A few weeks ago I attended a training and had an opportunity to try out the ideas generated from my earlier training. As part of this most recent training we had an exercise where we were divided into two groups. One group represented the technical team for a company. The other group represented the marketing team. We were presented with a series of possibly projects for the company to work on and asked to come up with a unified, prioritized list.
Time Boxing. We began by working as separate teams. I was on the technical team. One of the things we did early was to turn our work into a time-boxed activity. We would take 1 1/2 hours before meeting with the marketing team. After that, we would take 1 hour to merge the lists and 1/2 hour to write up the results. Within our 90 minute time block, we set aside 1 hour to brief each other on our respective projects and 1/2 hour to actually rank them. Setting up time boxes before the meeting began helped us not just to stay on track, but kept us on topic. If the conversation started wandering afield, someone would just note the time and we would quickly wrap up that part of the conversation and get back to the central task.
It can be tempting to just dive into a meeting, but if the topic is contentious or open-ended, setting up boundaries beforehand can be essential to a successful outcome. Having time bounds forces people to prioritize their actions and items that are interesting but not terribly relevant will be reduced. People will self-select the most important parts of the conversation.
Search for Consensus. When we merged with the other team, our lists looked quite different. Our #1 item was their #2 but their #2 was our #5 (out of 6). Other items were a little jumbled up. The teams immediately started hashing out which was the most important for #1. This argumentation would then carry down the list as we discussed each relative position. I took a moment to look at the lists. Upon deeper investigation, the lists weren’t too far apart. After their #2, we were within 1 position of each other on most items. Thinking back to our internal discussions, we had decided on a decision framework to pick 1 long-term and 1 short-term item to be at the top of the list. They had 2 long-term items at the top. I inserted myself into the conversation and explained our decision framework. Could they agree to such a framework? They could. With that agreed upon, we could focus our efforts arguing which long-term project to go after, but the loser would then fall to the bottom of the list. We would be spared bubbling it all the way down the list. This helped us get to total consensus on the list in less than the allotted hour. Looking for consensus points rather than disagreement helped frame the conversation differently and removed much of the contention.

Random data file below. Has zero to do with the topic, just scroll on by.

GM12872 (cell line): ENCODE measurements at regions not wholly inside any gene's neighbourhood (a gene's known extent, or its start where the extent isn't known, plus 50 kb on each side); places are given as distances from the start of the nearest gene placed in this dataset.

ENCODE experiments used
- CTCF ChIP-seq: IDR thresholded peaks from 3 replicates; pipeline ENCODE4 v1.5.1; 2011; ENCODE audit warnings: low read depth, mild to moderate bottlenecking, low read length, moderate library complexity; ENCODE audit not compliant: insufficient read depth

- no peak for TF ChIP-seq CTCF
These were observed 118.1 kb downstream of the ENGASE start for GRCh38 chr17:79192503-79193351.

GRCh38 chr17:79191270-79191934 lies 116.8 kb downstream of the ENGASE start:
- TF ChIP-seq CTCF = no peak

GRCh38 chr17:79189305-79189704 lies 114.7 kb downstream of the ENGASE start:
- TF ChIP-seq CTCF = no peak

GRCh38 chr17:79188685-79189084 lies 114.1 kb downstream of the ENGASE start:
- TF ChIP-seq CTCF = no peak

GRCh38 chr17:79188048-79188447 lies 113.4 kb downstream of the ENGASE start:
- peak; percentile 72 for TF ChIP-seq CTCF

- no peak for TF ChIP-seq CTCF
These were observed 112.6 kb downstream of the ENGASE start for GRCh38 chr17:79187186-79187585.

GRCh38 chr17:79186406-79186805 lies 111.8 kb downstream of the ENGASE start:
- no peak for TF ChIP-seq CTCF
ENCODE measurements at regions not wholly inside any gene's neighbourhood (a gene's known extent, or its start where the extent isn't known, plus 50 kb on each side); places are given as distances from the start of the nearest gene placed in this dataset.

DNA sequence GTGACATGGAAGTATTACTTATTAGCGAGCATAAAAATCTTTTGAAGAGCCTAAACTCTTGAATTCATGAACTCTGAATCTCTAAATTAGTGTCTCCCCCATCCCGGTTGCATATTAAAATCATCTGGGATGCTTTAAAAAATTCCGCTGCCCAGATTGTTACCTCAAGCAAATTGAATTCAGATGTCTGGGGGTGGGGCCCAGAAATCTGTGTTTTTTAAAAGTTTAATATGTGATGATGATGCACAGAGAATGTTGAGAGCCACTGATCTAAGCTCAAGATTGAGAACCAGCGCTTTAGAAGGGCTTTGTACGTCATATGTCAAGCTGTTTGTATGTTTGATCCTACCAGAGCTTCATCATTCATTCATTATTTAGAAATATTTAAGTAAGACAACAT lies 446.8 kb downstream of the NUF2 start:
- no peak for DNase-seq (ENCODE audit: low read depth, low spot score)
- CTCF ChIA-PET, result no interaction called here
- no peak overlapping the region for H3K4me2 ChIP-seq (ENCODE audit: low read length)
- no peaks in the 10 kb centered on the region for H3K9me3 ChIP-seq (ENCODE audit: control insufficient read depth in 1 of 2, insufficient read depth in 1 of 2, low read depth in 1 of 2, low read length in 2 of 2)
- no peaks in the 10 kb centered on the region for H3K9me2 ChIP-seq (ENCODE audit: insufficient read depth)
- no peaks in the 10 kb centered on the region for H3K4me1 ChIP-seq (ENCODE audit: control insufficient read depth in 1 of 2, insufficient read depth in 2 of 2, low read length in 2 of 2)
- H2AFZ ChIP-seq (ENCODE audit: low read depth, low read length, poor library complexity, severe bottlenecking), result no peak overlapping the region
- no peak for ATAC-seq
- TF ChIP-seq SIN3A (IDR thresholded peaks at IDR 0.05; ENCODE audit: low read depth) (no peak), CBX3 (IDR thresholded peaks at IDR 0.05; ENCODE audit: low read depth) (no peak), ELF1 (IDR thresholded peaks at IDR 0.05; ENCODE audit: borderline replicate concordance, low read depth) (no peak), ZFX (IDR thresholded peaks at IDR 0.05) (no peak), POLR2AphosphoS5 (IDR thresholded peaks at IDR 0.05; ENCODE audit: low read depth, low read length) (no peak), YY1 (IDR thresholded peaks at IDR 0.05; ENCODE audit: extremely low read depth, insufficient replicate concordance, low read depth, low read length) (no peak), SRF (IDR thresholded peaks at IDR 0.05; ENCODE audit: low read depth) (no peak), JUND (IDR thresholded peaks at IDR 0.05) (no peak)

I’ve seen a similar technique used in stack-rank meetings. At Microsoft come review time, we put the whole team into a ranked top-to-bottom list. Sometimes there are ties in the middle but most of the time it’s a complete list of the team from most valuable to least valuable for whatever criteria we decide on (future value, current contributions, etc). What I have found to be very successful is to ask each manager to come prepared with his/her list already in a stacked order. Then the meeting can focus on merging the lists. The pre-created lists reduce the contention considerably. Rather than having to argue each person’s merits individually, it is possible to argue only key points. If we have two lists:
|List 1||List 2|
|Person A||Person E|
|Person B||Person F|
|Person C||Person G|
|Person D||Person H|
and we can agree that person B is better than person E, we don’t have to discuss person A. If we can then agree that G is better than C, we only have to decide on the C,D,H merge. We don’t need to argue that F is better than C because that comes by default when G is better than C.
The same techniques can be applied to many other areas. Look for points of agreement and focus on those rather than on points of disagreement. This will narrow down the places where disagreement exists and thus narrow the bounds for argument. It will still be important to hammer out agreement on the contentious issues, but if the arguments can be focused on only a few points of contention, a better decision will be made and it will take less time to get there.